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How much screening does your mail get?

Posted: 4:40 AM, Oct 29, 2018
Updated: 2018-10-29 15:17:42Z

INDIANAPOLIS, Indiana — After 15 suspicious packages containing pipe bombs were mailed to prominent Democrats, a former president and media across the country by a serial bomb maker, now there are new questions being raised about why the packages made it through the post office system without being caught. 

The mail bombs never detonated, but how did the packages get dropped off, sorted and sent to places across the country without ever getting stopped for being suspicious? 

WRTV television station in Indiana dug into what happens to your mail after it goes into the system and found that most mail never goes through any type of security screening during its travel to you. 

In fact, the post office says many items never get screened at all.

The United States Post Office handles more than 500 million pieces of mail every single day. They say they simply deal with too much mail to screen every package individually. 

So, how does the post office keep us safe with so much stuff traveling through the system? 

The USPS Postal Inspectors say it has a specific program called the Dangerous Mail Investigations Program, which takes over when suspicious packages come through a facility.

Recognizing suspicious mail starts with post office employees, according to USPS’ Domestic Mail Manual. Each post office employee is specifically trained to notice packages that are out of place or look odd. 

They also have specialized technology in some facilities that sniffs out explosives or chemicals that are inside mail.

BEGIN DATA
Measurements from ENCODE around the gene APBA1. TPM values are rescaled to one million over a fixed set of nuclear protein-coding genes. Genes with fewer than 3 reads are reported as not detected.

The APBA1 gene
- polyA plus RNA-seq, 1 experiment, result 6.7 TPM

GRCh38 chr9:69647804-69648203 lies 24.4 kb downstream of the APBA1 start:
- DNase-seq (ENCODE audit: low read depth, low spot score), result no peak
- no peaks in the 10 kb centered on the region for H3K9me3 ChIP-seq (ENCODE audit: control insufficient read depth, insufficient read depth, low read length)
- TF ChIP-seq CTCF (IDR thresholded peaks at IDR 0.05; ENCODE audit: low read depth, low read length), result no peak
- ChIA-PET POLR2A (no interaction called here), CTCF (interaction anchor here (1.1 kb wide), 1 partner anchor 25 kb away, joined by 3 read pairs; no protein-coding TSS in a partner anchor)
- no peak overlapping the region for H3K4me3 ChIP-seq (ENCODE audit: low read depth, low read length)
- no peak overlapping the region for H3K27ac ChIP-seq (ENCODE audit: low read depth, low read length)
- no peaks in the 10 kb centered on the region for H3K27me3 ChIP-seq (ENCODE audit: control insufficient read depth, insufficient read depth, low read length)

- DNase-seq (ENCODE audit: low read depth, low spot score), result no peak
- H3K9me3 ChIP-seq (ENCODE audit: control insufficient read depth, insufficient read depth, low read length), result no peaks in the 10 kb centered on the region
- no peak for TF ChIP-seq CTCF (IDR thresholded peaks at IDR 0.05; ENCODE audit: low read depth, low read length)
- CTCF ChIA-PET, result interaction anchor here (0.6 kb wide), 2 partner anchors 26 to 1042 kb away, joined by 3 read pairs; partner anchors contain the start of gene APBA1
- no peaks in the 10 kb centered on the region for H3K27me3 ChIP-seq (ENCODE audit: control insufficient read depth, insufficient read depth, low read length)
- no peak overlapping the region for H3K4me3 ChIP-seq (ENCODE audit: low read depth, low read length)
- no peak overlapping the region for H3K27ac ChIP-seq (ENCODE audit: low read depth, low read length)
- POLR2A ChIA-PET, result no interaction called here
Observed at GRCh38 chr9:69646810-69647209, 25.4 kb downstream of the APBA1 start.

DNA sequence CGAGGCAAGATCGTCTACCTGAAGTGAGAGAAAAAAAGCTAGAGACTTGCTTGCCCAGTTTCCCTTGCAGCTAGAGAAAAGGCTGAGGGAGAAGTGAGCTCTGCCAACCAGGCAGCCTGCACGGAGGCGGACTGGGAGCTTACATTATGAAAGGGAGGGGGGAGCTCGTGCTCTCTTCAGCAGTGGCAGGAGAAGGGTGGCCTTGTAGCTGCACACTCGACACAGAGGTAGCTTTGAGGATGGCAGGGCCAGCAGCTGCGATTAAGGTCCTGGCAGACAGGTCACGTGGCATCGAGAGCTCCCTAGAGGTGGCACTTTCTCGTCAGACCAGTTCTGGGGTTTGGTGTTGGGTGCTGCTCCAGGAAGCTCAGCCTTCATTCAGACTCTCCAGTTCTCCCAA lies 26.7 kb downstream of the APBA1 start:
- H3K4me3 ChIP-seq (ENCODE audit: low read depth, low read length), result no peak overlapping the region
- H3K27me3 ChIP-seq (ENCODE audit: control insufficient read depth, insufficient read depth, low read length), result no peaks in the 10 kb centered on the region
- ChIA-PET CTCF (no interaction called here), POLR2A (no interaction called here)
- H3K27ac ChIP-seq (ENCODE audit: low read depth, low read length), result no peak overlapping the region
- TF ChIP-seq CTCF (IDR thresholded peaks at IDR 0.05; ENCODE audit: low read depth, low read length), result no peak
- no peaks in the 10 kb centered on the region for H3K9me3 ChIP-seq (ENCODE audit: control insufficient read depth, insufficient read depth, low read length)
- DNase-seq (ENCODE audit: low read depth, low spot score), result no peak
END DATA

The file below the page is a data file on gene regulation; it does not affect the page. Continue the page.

The employees and technology don't catch everything, but the post office says they do catch suspicious items. 

USPS also says they rely on people also receiving the mail to be on the lookout for suspicious items.

According to USPS, the appearance of mail bombs may vary greatly, here are some characteristics that have repeatedly shown up:

  • Mail bombs may have excessive postage. Normally a bomber does not want to mail a parcel over the counter and have to deal face-to-face with a window clerk.
  • The return address may be fictitious or non-existent.
  • The postmark may show a different location than the return address.
  • Mail bombs may bear restricted endorsements, such as "Personal" or "Private." This is particularly important when the addressee does not usually receive personal mail at the office.
  • Mail bombs may display distorted handwriting, or the name and address may be prepared with homemade labels or cut-and-paste lettering.
  • Parcel bombs may be unprofessionally wrapped with several combinations of tape used to secure the package and may be endorsed "Fragile--Handle With Care" or "Rush--Do Not Delay."
  • Letter bombs may feel rigid or appear uneven or lopsided.
  • Package bombs may have an irregular shape, soft spots or bulges.
  • Mail bombs may have protruding wires, aluminum foil, or oil stains, and may emit a peculiar odor.

The post office says if you do receive something suspicious, don’t touch the package, leave the area and call 911.